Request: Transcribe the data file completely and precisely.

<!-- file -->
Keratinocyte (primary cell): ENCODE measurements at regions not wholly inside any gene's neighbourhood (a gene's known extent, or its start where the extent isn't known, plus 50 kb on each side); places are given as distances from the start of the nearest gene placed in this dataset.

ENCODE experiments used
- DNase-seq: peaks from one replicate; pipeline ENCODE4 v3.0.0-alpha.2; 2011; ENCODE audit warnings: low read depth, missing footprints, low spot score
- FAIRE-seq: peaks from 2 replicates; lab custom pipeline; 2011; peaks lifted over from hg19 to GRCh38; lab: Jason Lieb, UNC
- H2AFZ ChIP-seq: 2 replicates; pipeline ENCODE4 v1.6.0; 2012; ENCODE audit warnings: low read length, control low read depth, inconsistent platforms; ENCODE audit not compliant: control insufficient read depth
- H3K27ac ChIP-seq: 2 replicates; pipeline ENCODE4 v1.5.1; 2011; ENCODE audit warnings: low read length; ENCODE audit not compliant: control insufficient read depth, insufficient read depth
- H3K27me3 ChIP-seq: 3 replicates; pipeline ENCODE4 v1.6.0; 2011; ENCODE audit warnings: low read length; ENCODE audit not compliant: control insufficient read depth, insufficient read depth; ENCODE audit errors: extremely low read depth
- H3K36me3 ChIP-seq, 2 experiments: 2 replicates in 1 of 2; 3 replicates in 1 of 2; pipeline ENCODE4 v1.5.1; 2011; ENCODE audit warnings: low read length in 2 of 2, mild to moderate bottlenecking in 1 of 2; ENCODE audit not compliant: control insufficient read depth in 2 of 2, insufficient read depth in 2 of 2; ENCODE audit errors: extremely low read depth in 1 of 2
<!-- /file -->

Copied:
Keratinocyte (primary cell): ENCODE measurements at regions not wholly inside any gene's neighbourhood (a gene's known extent, or its start where the extent isn't known, plus 50 kb on each side); places are given as distances from the start of the nearest gene placed in this dataset.

ENCODE experiments used
- DNase-seq: peaks from one replicate; pipeline ENCODE4 v3.0.0-alpha.2; 2011; ENCODE audit warnings: low read depth, missing footprints, low spot score
- FAIRE-seq: peaks from 2 replicates; lab custom pipeline; 2011; peaks lifted over from hg19 to GRCh38; lab: Jason Lieb, UNC
- H2AFZ ChIP-seq: 2 replicates; pipeline ENCODE4 v1.6.0; 2012; ENCODE audit warnings: low read length, control low read depth, inconsistent platforms; ENCODE audit not compliant: control insufficient read depth
- H3K27ac ChIP-seq: 2 replicates; pipeline ENCODE4 v1.5.1; 2011; ENCODE audit warnings: low read length; ENCODE audit not compliant: control insufficient read depth, insufficient read depth
- H3K27me3 ChIP-seq: 3 replicates; pipeline ENCODE4 v1.6.0; 2011; ENCODE audit warnings: low read length; ENCODE audit not compliant: control insufficient read depth, insufficient read depth; ENCODE audit errors: extremely low read depth
- H3K36me3 ChIP-seq, 2 experiments: 2 replicates in 1 of 2; 3 replicates in 1 of 2; pipeline ENCODE4 v1.5.1; 2011; ENCODE audit warnings: low read length in 2 of 2, mild to moderate bottlenecking in 1 of 2; ENCODE audit not compliant: control insufficient read depth in 2 of 2, insufficient read depth in 2 of 2; ENCODE audit errors: extremely low read depth in 1 of 2